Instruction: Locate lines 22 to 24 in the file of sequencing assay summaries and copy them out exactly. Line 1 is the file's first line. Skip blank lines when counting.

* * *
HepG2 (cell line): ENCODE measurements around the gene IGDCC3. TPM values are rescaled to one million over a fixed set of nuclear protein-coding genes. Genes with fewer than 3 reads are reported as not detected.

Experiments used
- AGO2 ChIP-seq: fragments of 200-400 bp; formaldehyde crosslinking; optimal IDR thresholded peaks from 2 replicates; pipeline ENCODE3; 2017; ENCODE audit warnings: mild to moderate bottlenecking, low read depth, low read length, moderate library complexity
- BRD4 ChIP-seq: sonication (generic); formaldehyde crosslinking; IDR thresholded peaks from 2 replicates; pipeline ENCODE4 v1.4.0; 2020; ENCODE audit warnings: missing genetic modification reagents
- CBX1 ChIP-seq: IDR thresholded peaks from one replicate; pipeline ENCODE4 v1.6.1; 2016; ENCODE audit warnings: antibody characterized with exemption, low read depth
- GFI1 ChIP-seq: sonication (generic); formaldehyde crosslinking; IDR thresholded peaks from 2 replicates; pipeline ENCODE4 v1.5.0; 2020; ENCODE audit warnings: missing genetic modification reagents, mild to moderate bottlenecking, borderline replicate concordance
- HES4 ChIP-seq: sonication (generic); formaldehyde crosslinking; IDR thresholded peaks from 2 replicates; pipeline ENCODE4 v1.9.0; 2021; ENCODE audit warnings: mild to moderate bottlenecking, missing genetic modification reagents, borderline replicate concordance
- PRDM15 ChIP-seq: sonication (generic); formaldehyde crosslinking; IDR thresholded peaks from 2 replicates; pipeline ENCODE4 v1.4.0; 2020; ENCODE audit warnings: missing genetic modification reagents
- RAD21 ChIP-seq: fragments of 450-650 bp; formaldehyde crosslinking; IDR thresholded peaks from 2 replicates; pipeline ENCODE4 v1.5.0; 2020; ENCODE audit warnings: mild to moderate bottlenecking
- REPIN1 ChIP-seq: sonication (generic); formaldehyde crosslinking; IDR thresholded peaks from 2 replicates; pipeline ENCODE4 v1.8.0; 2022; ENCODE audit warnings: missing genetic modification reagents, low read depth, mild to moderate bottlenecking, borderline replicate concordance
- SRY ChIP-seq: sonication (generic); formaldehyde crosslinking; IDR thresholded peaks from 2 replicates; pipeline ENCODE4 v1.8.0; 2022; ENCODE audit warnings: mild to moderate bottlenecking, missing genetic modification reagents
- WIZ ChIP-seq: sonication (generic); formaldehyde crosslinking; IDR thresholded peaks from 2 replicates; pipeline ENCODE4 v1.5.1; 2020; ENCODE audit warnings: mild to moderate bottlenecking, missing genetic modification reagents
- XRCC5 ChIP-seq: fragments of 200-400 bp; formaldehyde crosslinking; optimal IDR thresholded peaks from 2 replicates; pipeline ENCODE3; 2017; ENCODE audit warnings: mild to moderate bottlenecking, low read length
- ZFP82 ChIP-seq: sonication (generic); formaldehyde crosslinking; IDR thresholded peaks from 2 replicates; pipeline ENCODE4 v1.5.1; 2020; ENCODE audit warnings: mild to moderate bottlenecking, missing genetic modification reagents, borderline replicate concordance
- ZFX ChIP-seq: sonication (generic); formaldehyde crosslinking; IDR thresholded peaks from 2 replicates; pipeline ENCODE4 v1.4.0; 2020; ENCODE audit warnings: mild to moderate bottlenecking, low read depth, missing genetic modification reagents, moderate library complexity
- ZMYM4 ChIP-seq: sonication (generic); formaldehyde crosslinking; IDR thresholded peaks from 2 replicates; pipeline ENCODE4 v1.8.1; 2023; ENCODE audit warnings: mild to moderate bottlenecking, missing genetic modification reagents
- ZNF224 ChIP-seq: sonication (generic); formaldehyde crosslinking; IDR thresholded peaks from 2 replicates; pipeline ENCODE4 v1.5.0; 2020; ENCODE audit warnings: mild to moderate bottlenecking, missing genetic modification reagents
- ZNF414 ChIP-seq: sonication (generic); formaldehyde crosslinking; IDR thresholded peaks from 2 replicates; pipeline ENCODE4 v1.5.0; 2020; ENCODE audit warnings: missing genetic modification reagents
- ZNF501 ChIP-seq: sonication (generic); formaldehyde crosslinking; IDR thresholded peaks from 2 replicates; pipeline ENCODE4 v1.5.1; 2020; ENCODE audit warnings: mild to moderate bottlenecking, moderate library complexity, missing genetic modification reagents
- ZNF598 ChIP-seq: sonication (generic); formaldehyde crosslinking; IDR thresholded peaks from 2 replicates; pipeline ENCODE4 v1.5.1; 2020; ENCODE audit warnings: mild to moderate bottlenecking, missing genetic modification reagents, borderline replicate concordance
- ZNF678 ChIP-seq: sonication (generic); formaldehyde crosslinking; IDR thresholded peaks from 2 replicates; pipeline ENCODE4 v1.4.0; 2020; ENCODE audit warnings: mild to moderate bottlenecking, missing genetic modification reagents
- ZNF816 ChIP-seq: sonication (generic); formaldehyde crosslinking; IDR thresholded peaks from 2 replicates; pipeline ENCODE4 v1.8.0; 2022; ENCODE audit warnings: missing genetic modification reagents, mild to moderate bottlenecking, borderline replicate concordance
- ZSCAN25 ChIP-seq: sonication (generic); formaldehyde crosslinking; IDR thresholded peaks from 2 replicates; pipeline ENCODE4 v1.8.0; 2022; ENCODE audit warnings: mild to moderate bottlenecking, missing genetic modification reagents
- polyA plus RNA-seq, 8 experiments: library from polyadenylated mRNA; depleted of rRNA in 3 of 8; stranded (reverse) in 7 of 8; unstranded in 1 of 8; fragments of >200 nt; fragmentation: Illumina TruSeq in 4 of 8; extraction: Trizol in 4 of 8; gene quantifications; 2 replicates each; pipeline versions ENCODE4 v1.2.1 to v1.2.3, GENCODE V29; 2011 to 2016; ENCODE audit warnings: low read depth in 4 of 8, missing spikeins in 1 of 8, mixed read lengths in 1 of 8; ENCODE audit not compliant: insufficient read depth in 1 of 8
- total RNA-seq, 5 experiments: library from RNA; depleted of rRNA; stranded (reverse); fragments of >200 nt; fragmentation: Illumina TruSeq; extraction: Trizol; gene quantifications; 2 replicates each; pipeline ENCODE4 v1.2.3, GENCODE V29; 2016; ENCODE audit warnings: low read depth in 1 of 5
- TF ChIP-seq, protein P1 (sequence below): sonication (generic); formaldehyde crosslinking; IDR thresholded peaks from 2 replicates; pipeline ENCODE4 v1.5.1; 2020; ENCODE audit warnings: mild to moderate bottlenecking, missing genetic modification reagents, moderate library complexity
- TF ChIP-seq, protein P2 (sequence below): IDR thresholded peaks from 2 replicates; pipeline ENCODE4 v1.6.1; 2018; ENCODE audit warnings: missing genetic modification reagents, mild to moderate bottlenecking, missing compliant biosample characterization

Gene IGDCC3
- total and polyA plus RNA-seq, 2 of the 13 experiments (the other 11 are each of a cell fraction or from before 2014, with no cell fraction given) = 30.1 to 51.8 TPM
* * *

- ZNF816 ChIP-seq: sonication (generic); formaldehyde crosslinking; IDR thresholded peaks from 2 replicates; pipeline ENCODE4 v1.8.0; 2022; ENCODE audit warnings: missing genetic modification reagents, mild to moderate bottlenecking, borderline replicate concordance
- ZSCAN25 ChIP-seq: sonication (generic); formaldehyde crosslinking; IDR thresholded peaks from 2 replicates; pipeline ENCODE4 v1.8.0; 2022; ENCODE audit warnings: mild to moderate bottlenecking, missing genetic modification reagents
- polyA plus RNA-seq, 8 experiments: library from polyadenylated mRNA; depleted of rRNA in 3 of 8; stranded (reverse) in 7 of 8; unstranded in 1 of 8; fragments of >200 nt; fragmentation: Illumina TruSeq in 4 of 8; extraction: Trizol in 4 of 8; gene quantifications; 2 replicates each; pipeline versions ENCODE4 v1.2.1 to v1.2.3, GENCODE V29; 2011 to 2016; ENCODE audit warnings: low read depth in 4 of 8, missing spikeins in 1 of 8, mixed read lengths in 1 of 8; ENCODE audit not compliant: insufficient read depth in 1 of 8